Point of Sale (POS): Full Form, Meaning, and How It Works

Learn about the different types of POS systems, their features and benefits to find the right retail technology solution for your business needs.
Point of Sale (POS): Full Form, Meaning, and How It Works
4 min
24-Feb-2024

Swiping cards has become second nature. But do you know what happens behind the scenes when you use your credit card? Let's explore the world of POS systems and how they enable seamless retail transactions.

What is a POS?

Ever wondered about POS full form? The full form of POS in banking is ‘point of sale’. What is ‘point of sale’? Point of Sale (POS) refers to the location where retail transactions take place. When you hear POS, think of cash registers or self-checkout stations. These are physical devices that process payments and record sales data.

But POS is more than just a fancy cash register. Modern POS systems are software-driven and allow businesses to do way more than just ring up sales. POS software provides robust reporting on inventory levels, sales trends, customer data, and employee performance. It's an indispensable tool for most brick-and-mortar retailers today.

Ecommerce stores have virtual POS systems to handle online checkout and payments. Just like their physical counterparts, these POS platforms offer analytics and administrative functions to help online businesses operate efficiently. Whether it's an in-store terminal or online checkout page, the point of sale is where magic happens - that final step where a sale is consummated.

Understanding POS systems is key for marketers and retailers. POS data provides visibility into what, when, and how customers buy. This powerful insight informs everything from store layouts to promotional campaigns. By optimising the POS process, businesses create better experiences that drive revenue and customer loyalty.

How does POS work?

A digital tool used at checkout counters, a POS system processes your store purchases. First, it scans the items or inputs their codes. It then calculates the total cost, including any taxes and fees. Next, it processes your payment, whether you’re using card or cash, and whether you’re shopping online or in-store. Finally, it generates a receipt, marking the completion of your transaction.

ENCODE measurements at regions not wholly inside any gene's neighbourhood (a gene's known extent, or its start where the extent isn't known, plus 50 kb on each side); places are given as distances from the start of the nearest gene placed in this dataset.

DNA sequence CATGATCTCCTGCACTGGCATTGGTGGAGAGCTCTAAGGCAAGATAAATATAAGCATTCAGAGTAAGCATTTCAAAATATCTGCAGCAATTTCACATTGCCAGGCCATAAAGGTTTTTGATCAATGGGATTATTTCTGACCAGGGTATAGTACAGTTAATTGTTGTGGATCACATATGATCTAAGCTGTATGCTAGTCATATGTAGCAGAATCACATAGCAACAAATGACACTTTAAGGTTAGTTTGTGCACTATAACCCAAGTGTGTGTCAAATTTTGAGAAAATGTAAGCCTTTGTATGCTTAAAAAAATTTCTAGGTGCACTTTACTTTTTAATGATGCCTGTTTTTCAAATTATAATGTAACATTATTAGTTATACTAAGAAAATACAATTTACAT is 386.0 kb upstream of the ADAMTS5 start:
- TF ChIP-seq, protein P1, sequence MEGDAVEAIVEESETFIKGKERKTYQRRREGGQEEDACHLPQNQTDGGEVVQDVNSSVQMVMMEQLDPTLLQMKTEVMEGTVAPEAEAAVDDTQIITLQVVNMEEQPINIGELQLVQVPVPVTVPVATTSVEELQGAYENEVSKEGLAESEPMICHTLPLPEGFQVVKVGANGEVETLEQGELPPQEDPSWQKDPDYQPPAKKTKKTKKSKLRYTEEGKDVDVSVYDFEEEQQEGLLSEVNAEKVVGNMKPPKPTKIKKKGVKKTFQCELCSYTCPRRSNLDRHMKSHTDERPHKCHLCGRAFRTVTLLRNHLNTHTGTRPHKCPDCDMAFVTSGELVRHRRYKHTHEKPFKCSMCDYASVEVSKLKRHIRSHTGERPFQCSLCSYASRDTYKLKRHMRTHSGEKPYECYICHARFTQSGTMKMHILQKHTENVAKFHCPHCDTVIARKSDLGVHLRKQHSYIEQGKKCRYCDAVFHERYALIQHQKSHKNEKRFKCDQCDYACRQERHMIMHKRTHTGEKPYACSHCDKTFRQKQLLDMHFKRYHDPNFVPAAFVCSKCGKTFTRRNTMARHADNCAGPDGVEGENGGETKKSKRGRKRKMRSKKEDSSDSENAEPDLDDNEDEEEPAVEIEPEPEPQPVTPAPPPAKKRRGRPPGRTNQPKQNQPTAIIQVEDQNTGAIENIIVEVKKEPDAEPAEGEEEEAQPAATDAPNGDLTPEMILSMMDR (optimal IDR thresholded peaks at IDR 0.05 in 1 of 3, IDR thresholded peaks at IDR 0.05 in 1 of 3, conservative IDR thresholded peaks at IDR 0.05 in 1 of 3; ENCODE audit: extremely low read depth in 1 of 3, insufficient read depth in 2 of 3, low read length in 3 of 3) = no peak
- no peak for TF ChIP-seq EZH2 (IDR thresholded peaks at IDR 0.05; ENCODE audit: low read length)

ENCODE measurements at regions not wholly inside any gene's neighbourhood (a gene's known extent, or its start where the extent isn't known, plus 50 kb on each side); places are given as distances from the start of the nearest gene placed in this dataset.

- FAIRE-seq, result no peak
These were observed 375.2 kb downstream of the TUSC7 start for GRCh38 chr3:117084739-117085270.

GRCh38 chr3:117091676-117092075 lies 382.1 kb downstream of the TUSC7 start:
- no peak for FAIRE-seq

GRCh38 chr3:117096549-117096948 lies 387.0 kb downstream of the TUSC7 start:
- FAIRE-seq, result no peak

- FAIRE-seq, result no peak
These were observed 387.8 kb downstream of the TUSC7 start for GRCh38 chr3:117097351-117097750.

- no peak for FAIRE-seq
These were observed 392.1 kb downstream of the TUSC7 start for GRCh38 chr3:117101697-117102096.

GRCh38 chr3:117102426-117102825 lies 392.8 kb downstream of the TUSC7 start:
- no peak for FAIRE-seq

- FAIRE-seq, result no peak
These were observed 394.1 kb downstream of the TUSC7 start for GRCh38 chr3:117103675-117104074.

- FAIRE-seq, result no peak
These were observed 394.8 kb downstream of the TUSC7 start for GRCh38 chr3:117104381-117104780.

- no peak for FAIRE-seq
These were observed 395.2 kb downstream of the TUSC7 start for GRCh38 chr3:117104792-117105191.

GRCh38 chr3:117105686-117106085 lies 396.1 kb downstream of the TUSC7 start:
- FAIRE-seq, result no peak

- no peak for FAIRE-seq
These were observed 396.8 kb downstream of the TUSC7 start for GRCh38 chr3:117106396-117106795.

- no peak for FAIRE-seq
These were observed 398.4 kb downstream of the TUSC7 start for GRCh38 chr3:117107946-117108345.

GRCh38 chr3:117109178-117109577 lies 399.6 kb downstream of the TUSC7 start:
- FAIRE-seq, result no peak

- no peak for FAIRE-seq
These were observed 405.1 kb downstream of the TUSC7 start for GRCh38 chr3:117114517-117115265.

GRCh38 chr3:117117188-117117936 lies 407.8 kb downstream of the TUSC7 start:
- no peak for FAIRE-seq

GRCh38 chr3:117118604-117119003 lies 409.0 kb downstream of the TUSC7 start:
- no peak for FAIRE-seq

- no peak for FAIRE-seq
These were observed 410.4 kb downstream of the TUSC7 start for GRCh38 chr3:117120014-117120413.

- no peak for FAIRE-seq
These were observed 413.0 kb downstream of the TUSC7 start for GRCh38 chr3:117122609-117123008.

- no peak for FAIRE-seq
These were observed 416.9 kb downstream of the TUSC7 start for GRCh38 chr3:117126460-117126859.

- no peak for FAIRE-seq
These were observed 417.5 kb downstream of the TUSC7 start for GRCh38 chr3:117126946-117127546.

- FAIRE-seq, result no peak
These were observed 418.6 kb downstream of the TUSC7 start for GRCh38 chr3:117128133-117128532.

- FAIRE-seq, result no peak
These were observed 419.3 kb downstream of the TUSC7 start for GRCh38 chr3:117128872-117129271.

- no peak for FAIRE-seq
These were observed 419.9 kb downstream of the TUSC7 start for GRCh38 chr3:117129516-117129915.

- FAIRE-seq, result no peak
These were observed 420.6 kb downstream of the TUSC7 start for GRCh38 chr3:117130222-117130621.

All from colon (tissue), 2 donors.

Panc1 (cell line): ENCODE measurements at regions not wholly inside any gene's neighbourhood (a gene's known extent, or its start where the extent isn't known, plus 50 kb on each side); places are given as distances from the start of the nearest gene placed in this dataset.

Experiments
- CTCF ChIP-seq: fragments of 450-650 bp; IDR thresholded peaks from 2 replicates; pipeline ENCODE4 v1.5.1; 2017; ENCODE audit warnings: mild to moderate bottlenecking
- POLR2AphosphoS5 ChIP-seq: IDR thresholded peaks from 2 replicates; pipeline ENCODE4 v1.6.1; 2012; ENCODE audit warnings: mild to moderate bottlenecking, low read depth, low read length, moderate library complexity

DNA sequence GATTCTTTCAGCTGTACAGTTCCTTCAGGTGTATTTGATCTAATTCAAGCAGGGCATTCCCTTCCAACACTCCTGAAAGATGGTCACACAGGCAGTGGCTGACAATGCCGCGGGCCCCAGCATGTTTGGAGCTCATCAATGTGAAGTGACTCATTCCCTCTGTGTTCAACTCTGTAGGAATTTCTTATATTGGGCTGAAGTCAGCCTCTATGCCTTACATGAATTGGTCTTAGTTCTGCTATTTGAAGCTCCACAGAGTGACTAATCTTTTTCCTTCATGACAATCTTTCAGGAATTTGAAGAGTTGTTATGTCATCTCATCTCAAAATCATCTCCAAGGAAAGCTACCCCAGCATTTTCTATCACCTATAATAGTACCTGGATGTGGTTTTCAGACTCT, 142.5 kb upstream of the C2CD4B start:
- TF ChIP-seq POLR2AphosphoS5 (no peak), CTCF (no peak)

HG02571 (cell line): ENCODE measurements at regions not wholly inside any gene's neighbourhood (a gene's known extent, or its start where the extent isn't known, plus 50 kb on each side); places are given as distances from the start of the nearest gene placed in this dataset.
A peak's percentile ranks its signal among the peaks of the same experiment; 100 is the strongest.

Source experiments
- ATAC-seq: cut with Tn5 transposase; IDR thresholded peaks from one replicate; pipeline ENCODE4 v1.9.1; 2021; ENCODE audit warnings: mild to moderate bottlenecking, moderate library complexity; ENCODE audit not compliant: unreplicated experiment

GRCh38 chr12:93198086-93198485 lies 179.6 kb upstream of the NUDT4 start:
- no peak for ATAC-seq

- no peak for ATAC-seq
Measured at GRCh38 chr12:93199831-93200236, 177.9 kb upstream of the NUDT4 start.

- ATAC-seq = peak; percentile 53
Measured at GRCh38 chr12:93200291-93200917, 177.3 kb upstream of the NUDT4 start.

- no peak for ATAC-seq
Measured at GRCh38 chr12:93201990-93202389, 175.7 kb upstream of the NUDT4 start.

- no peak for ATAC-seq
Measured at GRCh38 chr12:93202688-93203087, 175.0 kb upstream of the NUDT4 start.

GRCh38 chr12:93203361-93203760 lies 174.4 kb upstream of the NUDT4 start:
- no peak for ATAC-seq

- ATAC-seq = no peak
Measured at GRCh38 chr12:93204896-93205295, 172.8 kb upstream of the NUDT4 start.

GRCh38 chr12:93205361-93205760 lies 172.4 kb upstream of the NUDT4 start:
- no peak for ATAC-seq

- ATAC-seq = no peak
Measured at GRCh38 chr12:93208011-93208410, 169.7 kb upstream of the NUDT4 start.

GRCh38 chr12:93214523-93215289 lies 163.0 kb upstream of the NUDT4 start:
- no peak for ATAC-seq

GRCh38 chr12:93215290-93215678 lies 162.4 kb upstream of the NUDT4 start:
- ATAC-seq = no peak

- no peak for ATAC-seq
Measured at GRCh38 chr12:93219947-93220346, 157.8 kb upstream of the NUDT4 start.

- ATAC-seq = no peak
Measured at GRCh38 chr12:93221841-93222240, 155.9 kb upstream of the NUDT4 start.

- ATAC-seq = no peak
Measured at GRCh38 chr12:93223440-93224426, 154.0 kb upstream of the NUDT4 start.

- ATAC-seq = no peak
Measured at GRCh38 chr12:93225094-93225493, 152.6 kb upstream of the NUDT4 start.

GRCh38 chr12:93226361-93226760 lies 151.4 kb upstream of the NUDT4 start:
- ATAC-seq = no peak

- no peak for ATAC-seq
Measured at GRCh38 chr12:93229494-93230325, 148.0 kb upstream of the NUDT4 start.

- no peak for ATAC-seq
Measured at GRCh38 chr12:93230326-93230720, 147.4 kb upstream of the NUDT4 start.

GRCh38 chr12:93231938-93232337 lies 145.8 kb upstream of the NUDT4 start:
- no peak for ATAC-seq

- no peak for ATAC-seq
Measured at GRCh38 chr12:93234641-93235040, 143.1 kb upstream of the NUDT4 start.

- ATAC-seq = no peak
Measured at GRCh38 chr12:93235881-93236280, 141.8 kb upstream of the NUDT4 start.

But POS systems aren’t just for payments. They also help businesses manage inventory, track sales, collect customer data, and oversee staff. So, they’re quite the multitaskers in the retail world.

Benefits of POS systems

Benefit

Description

Saves Managerial Time

POS systems integrate with payroll, scheduling, accounting and other business software to eliminate hours of administrative work.

Improves Customer Experience

POS systems keep businesses current with emerging customer trends and preferences, enhancing service quality.

Engages Customers

POS software updates ensure businesses can engage customers on a personal level.

Offers Ecommerce Capabilities

POS systems provide omnichannel sales capabilities for both online and offline transactions.

Streamlines Operations

Automating inventory, order fulfilment, and other tasks simplifies operations across channels. POS systems include electronic cash registers, software to track daily purchases, card readers, barcode scanners, and other data capture devices.

Integrates with Business Software

POS systems connect with existing business platforms to create a complete solution.

Provides Real-Time Data

Monitor sales, inventory and other metrics in real time for data-driven decisions. Retailers can track pricing accuracy, inventory changes, revenue, and sales patterns.

Builds Customer Loyalty

CRM tools in POS systems help businesses build lasting customer relationships.

Supports Omnichannel Sales

Robust POS platforms enable seamless sales across online, in-store and mobile channels.

Enhances Vendor Management

Some POS systems have built-in tools to optimise supplier relationships.


Types of POS

There are several kinds of POS systems. Here are some of them:

  • Mobile POS: These systems run on smartphones and tablets for payment processing and basic functions like managing inventory and customer data. Ideal for businesses on the go. Ideal for businesses on the go, such as food trucks, pop-up shops, or home service providers. They often integrate with card readers and printers, offering flexibility and convenience. Mobile POS systems also enable staff to process payments anywhere in the store, reducing queues and enhancing customer experience.
  • Tablet POS: Tablet-based systems are gaining popularity for their low upfront costs. They handle complex inventory and employee time tracking. These systems offer a user-friendly interface, making training easier. Many tablet POS solutions offer industry-specific features, such as table management for restaurants or appointment scheduling for salons. They can also integrate with customer-facing displays for a more engaging checkout experience.